Tablespace IO stats

    GNV42_PRD - 5,322,976 - 1,498 - 24.83 - 1.00 - 257 -0 - 1,779,250 -16.31
    GNV42_IPRD -1,685,501 - 474 - 25.26 - 1.00 - 2 - 0 -235,100 - 20.47


    Segments by Logical Reads
    •Total shows % of logical reads for each top segment compared with total logical reads for all segments captured by the Snapsot
    [SIZE="3"]Owner Tablespace Name Object Name Obj. Type Logical Reads %Total
    MIG2IRB - GNV42_IPRD - G42CUSTHASPRODUCT_PK1 - INDEX - 240,289,680 - 21.13
    MIG2IRB - GNV42_IPRD - G42CUSTPRODUCTATTRDETAILS_PK1 - INDEX - 182,746,144 - 16.07
    MIG2IRB - GNV42_PRD - G42CUSTPRODUCTDETAILS - TABLE - 158,891,392 - 13.98
    MIG2IRB - GNV42_PRD - G42CUSTHASPRODUCT - TABLE - 154,108,240 - 13.55
    MIG2IRB - GNV42_PRD - G42CUSTPRODUCTATTRDETAILS - TABLE - 56,124,464 - 4.94[/SIZE="3"]

    Segments by Buffer Busy Waits
    Owner Tablespace Name Object Name Subobject Name Obj. Type Buffer Busy Waits %Total
    MIG2IRB MIG_TAB_2 G2I_FIGURE_PRODUCT1 TABLE 119,350 67.01
    MIG2IRB MIG_TAB_2 G2I_FIGURE_PRODUCT4 TABLE 44,040 24.73
    MIG2IRB MIG_TAB_2 G2I_FIGURE_PRODUCT3 TABLE 6,304 3.54
    MIG2IRB MIG_TAB_2 G2I_FIGURE_PRODUCT6 TABLE 4,381 2.46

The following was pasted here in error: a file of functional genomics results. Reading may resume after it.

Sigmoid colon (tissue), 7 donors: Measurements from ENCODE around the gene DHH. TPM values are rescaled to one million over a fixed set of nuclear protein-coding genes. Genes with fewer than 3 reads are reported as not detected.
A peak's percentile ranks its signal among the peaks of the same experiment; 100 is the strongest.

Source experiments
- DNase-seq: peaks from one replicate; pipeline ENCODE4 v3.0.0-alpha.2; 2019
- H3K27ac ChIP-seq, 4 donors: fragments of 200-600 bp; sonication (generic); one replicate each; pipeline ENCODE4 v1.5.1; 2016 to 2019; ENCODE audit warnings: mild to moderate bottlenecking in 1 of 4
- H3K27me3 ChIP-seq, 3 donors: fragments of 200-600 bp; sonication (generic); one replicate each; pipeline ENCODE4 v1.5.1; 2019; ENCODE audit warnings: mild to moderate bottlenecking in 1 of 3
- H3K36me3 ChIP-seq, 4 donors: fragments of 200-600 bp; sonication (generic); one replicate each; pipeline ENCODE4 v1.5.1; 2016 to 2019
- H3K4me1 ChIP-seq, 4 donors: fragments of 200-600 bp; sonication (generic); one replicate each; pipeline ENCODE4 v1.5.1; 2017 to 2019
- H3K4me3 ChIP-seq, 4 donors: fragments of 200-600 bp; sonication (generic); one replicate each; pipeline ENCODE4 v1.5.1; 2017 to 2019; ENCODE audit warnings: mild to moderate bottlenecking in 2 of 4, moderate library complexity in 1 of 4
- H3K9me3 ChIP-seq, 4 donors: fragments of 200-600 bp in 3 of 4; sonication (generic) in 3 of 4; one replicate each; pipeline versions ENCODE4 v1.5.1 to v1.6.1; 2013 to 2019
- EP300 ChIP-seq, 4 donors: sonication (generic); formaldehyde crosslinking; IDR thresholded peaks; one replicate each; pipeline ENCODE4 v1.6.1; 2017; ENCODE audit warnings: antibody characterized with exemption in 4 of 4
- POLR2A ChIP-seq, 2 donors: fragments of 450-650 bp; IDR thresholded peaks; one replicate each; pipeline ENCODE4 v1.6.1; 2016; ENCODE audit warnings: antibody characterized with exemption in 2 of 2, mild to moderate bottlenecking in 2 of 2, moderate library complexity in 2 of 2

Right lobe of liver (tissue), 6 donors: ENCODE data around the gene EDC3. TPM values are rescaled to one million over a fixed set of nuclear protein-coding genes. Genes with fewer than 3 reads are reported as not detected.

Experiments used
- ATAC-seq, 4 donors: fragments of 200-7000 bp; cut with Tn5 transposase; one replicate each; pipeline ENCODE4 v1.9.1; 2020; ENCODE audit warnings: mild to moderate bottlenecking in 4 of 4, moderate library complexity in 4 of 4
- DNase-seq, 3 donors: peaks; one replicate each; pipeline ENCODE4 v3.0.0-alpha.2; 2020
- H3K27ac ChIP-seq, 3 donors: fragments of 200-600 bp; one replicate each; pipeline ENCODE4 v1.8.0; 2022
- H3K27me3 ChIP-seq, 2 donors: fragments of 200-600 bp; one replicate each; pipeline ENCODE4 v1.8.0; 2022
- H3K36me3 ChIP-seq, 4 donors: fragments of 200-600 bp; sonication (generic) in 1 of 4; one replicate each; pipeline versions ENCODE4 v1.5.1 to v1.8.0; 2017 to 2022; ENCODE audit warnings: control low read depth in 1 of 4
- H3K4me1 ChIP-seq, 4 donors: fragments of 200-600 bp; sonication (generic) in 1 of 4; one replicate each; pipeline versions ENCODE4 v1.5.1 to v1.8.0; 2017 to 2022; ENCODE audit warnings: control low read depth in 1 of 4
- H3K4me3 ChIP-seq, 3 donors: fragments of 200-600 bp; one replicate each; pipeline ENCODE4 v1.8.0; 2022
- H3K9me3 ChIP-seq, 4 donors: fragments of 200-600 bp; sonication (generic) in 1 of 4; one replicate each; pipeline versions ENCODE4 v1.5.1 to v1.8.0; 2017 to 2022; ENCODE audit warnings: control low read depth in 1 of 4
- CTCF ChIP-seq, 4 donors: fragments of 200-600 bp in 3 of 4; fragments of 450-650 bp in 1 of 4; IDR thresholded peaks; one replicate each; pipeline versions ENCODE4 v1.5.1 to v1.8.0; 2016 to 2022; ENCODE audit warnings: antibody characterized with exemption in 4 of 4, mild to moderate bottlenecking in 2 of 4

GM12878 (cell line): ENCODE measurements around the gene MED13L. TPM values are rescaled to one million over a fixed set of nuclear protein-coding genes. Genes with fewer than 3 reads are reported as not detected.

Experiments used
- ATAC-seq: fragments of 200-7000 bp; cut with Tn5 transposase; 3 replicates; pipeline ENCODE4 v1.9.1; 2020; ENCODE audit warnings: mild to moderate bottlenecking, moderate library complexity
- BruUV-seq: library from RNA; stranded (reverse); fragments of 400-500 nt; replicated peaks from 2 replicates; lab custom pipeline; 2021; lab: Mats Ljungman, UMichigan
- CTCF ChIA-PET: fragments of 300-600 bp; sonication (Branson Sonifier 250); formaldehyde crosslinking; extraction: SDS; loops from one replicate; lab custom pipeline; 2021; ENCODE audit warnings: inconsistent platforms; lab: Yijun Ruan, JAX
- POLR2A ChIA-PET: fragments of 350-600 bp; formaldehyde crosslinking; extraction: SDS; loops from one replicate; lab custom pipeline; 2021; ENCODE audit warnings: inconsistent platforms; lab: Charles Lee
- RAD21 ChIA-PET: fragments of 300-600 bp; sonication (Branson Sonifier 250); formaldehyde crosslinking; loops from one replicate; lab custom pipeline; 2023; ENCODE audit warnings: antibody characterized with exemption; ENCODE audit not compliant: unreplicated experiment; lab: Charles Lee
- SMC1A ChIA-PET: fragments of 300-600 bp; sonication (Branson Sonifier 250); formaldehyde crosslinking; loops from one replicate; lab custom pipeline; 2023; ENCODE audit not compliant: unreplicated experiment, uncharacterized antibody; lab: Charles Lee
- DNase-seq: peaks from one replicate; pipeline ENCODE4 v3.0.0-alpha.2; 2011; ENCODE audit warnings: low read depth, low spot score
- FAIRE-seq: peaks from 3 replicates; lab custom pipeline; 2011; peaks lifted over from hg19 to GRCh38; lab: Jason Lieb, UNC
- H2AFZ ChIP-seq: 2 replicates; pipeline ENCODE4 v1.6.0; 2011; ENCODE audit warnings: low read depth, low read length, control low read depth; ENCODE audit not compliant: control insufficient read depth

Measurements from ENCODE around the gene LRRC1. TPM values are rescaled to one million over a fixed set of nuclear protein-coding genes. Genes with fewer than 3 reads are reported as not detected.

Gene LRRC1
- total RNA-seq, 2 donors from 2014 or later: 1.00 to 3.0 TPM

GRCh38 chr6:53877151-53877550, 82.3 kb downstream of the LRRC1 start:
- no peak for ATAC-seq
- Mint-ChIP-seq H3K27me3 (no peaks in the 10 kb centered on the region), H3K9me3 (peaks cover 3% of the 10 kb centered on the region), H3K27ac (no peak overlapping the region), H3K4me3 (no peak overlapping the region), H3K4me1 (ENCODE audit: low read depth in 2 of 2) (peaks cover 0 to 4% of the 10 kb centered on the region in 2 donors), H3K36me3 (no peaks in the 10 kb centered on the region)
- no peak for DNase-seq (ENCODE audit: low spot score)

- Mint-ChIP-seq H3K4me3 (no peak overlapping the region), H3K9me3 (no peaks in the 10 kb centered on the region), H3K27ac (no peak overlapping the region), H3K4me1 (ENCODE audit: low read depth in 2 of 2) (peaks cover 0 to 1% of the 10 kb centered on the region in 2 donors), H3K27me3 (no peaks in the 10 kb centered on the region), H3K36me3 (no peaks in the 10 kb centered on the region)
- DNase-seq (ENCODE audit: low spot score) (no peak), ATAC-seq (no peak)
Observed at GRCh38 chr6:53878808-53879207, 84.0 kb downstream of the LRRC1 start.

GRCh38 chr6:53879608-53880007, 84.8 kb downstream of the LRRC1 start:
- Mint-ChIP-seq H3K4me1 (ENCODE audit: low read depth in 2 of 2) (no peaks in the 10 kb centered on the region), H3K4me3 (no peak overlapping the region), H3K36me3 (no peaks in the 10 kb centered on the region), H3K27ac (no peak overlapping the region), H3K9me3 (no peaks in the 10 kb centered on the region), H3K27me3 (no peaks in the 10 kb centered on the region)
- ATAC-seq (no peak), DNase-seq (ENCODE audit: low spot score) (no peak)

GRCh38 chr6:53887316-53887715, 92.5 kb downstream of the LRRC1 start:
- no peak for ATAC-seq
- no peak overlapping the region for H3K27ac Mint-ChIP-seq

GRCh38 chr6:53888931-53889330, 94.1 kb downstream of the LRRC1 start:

MIG2IRB MIG_TAB_2 G2I_FIGURE_PRODUCT2 TABLE 3,119 1.75

    Segments by Row Lock Waits
    Owner Tablespace Name Object Name Subobject Name Obj. Type Row Lock Waits %Total
    MIG2IRB MIG_IND_2 G2I_MASTER_AUDITSUB_I4 INDEX 29 59.18
    MIG2IRB MIG_TAB_2 G2I_FIGURE_EVENTSOURCE6_AK1 INDEX 11 22.45
    MIG2IRB MIG_IND_2 G2I_MASTER_AUDITPRD_I4 INDEX 9 18.37



    Any suggestion on this are welcome and appreciated.
    Last edited by raviindbaworld; 05-31-2007 at 01:18 AM.

  2. #2
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    You're banging at your disks pretty hard, that's all. Assuming you're using Async I/O, Direct I/O, and a filesystem that supports them, you're probably getting the best you can get out of those disks.

    Your question as a DBA is WHY am I banging on the disks so hard?
    Jeff Hunter
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    http://marist89.blogspot.com/
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  3. #3
    Join Date
    May 2007
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    Thxx a lot actually im the developer i will put this question to my DBA ..!! Can u give me some tips or areas to luk on to combat this.Whts the resolution fior this ..shud i reduce the load on the server ??

  4. #4
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    tune your code to do less IO

  5. #5
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    Quote Originally Posted by davey23uk
    tune your code to do less IO
    Agreed
    You probably have some really badly performing SQL statements that are consuming I/O...

    But I've also seen some pretty botched jobs done by the DBA for the datafile layout.

  6. #6
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    Quote Originally Posted by ixion
    But I've also seen some pretty botched jobs done by the DBA for the datafile layout.
    so, so you think you can tell a good datafile layout from a bad one, heaven from hell, blue skies from pain?